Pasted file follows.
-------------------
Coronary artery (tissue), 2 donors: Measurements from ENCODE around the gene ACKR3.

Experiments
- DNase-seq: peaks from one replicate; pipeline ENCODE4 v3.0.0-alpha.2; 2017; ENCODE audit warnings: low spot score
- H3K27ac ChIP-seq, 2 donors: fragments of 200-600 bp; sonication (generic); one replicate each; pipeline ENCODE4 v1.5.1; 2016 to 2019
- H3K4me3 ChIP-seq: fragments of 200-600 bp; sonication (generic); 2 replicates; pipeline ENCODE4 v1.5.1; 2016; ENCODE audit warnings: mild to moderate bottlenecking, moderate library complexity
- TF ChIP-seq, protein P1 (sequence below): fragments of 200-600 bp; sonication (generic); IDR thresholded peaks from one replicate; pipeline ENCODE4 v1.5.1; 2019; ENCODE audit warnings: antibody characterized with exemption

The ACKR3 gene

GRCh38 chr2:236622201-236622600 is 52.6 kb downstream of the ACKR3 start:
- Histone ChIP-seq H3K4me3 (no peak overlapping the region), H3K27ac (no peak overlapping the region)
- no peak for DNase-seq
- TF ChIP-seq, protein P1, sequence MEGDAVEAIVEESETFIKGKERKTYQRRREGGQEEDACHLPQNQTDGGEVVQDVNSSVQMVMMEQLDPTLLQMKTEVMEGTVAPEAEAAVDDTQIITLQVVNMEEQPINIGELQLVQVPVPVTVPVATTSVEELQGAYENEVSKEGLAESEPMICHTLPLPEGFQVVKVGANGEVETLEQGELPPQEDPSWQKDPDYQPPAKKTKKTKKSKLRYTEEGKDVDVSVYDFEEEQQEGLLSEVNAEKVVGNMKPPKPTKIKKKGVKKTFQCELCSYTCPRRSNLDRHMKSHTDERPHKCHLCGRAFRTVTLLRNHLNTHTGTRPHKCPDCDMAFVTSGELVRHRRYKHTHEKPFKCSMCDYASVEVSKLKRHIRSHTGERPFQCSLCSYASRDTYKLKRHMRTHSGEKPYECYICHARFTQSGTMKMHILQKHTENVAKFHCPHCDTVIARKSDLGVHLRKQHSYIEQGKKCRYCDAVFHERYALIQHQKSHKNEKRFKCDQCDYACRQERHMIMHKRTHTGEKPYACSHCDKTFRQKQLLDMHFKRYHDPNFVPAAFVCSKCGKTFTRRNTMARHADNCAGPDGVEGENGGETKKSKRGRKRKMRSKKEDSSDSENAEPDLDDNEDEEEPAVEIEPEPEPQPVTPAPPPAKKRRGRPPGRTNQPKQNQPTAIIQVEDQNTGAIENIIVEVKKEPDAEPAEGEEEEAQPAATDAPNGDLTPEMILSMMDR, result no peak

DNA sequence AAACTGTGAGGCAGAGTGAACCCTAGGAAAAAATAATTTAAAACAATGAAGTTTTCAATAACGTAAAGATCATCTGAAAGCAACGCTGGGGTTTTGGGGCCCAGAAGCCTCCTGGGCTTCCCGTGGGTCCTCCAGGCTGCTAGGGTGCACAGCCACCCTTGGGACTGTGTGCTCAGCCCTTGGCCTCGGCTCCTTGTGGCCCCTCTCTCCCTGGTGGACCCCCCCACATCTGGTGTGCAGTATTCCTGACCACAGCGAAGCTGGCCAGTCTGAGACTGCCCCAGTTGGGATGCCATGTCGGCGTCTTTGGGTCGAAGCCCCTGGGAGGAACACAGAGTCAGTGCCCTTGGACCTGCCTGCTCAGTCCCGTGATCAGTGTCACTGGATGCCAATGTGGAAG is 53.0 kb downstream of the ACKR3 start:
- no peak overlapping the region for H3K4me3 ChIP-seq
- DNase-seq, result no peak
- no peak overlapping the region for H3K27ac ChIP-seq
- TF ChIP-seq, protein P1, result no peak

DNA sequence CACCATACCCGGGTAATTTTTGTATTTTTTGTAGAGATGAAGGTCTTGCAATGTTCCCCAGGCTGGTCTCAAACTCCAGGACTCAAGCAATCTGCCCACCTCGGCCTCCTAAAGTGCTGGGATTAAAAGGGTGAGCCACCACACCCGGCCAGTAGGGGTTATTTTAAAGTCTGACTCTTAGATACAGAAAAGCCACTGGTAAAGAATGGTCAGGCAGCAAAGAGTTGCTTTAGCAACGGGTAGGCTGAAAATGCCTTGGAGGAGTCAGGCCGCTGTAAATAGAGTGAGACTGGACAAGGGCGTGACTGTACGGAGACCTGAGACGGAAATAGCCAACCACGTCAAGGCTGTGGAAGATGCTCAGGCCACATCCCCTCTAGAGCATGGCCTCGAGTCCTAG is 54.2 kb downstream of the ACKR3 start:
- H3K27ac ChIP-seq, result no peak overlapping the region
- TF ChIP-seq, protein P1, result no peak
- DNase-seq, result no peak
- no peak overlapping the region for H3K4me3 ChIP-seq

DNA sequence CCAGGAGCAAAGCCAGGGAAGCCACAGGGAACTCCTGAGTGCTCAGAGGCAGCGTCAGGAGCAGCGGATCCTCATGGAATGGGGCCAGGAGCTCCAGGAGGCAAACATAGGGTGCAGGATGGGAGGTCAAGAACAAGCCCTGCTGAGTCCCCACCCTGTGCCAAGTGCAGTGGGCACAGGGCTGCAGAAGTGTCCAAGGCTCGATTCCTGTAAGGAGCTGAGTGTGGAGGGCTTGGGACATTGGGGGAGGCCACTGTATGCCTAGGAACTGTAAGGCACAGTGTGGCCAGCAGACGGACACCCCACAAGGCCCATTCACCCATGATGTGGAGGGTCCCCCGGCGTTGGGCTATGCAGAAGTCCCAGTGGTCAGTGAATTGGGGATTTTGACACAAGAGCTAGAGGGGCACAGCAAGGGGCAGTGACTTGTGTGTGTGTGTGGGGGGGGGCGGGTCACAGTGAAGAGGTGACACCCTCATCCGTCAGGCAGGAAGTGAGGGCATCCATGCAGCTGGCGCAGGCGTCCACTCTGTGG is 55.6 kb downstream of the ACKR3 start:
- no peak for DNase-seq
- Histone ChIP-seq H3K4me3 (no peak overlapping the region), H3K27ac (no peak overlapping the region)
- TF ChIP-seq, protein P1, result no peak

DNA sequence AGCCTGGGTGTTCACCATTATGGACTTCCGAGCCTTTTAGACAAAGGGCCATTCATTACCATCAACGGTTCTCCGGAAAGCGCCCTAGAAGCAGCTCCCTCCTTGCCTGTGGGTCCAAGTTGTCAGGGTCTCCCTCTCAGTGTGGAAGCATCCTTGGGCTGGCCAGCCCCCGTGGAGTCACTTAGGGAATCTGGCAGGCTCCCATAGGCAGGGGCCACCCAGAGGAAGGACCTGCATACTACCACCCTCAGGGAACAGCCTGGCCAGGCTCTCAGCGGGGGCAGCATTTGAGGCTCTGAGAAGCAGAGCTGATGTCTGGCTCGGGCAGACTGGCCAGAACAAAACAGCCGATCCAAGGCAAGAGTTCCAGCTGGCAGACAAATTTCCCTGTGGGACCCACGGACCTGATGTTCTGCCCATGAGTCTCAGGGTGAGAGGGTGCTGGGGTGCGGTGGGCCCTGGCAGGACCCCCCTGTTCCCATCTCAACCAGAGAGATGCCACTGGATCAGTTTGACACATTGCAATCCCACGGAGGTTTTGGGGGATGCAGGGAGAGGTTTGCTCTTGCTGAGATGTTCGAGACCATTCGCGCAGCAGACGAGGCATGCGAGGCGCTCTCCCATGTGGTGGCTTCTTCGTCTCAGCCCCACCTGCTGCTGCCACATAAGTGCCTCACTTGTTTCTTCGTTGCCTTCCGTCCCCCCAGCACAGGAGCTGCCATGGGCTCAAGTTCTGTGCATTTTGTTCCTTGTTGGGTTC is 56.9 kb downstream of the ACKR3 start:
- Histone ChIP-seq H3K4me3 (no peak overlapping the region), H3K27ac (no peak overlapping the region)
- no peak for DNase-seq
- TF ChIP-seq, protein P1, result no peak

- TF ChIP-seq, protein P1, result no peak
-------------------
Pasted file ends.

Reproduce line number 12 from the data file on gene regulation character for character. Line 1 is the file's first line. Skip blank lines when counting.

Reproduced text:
DNA sequence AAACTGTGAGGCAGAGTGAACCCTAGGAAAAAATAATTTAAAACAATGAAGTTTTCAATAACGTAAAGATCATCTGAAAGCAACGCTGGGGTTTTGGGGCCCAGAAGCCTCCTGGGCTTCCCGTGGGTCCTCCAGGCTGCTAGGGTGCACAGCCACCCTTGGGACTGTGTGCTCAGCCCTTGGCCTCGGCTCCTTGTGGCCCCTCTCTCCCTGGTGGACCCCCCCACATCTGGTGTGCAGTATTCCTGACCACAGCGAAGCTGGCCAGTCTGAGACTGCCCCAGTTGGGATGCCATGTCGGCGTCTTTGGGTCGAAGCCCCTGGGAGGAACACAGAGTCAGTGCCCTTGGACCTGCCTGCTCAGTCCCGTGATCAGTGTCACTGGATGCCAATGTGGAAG is 53.0 kb downstream of the ACKR3 start: